“In principle, I think there is room to consider tailored steps to increase protections for ‘covert agents’ in light of the many developments — the Internet, social media, wholesale leaks, cyber operations, etc.,” he wrote in an email to Yahoo News. “But CIA has not articulated a clear public argument in favor of the latest amendment,” he continued.

When the provision was introduced within the Senate Intelligence Committee, Ron Wyden, D-Ore., expressed concern that the language, which bestows secrecy upon a wide range of people working for the CIA, “applies indefinitely” including for “individuals who have been in the United States for decades and have become senior management or retired.”

Wyden, in a statement on the bill, said he was “not yet convinced” that the additional protections are necessary, and said there was a potential it could be “employed to avoid accountability.”

Wyden disclosed that in the CIA’s letter to the Senate Intelligence Committee justifying the change, the agency referenced “incidents” tied to the “rendition, detention and interrogation” program as an example of something the expansion might help prevent.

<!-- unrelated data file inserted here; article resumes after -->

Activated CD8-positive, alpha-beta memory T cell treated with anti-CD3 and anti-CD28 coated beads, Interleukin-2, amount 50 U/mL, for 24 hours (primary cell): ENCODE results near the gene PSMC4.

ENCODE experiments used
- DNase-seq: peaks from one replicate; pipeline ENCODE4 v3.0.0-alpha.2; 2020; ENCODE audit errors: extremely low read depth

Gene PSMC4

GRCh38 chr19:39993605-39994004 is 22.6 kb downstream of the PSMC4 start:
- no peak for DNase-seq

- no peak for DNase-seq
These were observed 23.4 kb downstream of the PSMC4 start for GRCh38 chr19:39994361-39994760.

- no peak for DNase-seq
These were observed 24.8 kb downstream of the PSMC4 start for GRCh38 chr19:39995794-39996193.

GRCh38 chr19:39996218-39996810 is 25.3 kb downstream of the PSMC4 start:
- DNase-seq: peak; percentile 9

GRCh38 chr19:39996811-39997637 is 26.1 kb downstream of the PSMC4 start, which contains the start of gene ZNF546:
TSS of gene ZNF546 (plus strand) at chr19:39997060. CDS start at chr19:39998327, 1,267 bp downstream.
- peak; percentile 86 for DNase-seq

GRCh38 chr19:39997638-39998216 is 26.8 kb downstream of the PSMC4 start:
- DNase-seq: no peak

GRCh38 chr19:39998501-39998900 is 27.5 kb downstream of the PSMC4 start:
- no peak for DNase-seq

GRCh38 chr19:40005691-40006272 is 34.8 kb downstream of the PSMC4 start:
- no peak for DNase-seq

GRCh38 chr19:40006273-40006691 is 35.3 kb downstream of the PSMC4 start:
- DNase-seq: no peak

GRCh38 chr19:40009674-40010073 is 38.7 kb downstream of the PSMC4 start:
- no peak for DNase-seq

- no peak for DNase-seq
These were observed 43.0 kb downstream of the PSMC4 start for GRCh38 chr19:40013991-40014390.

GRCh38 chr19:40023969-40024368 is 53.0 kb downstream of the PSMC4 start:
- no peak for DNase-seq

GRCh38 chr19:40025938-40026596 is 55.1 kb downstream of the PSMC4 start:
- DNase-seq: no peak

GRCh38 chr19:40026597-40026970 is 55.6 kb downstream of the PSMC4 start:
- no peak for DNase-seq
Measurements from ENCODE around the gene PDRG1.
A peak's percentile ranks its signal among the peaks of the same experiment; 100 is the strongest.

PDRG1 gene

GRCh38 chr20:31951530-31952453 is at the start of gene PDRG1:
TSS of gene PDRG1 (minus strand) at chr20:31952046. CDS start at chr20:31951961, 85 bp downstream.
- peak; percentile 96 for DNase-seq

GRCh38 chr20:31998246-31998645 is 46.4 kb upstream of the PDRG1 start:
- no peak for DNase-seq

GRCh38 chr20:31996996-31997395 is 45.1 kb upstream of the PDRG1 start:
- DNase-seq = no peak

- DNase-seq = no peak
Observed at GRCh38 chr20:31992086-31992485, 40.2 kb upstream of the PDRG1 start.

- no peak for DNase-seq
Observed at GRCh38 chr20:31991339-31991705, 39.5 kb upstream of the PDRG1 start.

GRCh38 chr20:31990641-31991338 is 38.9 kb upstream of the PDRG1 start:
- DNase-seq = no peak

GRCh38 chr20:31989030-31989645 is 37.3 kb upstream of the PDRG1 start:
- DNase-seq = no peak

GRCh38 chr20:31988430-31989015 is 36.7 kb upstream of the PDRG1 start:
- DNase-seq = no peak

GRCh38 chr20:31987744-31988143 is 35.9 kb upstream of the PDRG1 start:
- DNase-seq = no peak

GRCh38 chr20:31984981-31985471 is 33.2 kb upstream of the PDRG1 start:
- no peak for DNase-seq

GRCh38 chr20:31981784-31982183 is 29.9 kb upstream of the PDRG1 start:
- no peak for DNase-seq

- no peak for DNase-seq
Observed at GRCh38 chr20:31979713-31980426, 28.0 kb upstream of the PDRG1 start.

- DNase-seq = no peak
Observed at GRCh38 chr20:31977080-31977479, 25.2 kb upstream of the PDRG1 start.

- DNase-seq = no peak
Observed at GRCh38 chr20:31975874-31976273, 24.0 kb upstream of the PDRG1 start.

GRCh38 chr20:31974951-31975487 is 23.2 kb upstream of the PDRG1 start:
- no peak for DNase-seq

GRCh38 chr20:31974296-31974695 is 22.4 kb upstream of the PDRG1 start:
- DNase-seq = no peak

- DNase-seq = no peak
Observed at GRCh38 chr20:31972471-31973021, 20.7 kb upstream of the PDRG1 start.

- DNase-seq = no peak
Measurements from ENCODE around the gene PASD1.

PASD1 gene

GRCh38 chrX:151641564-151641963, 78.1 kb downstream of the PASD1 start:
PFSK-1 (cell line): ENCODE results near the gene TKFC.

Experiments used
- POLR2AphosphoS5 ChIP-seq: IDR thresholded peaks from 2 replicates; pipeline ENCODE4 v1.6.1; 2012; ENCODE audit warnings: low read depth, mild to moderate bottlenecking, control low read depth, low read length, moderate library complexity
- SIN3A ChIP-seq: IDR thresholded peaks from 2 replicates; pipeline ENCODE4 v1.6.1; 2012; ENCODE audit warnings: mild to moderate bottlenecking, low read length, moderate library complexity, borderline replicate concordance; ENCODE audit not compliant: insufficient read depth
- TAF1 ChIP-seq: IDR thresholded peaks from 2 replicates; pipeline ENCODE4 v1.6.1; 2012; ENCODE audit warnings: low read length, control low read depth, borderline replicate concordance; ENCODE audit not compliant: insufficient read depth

Sen. Ron Wyden, D-Ore. (Photo: Nicholas Kamm/AFP/Getty Images)

“CIA officers place themselves in harm’s way in order to carry out CIA’s mission regardless of where they are based,” wrote Timothy Barrett, a CIA press secretary in an email to Yahoo News. “Protecting officers’ identities from foreign adversaries is critical.”

Civil liberties activists as well as people familiar with ongoing military commission investigations into the torture program argue the agency may be trying to prevent CIA officers or contractors from being interviewed, named and held accountable for their actions, even years after leaving positions overseas. The CIA for its part has consistently argued it held specific officers accountable for the excesses of the torture program, and that its behavior was legal and authorized by the CIA and the White House.

“There’s ongoing efforts to prevent CIA evidence from entering courts,” said Katherine Hawkins, an investigator for the Project on Government Oversight during a phone interview. “I do think it would be used as justification for why CIA officers can’t be prosecuted. I think that would have a bad effect on accountability.”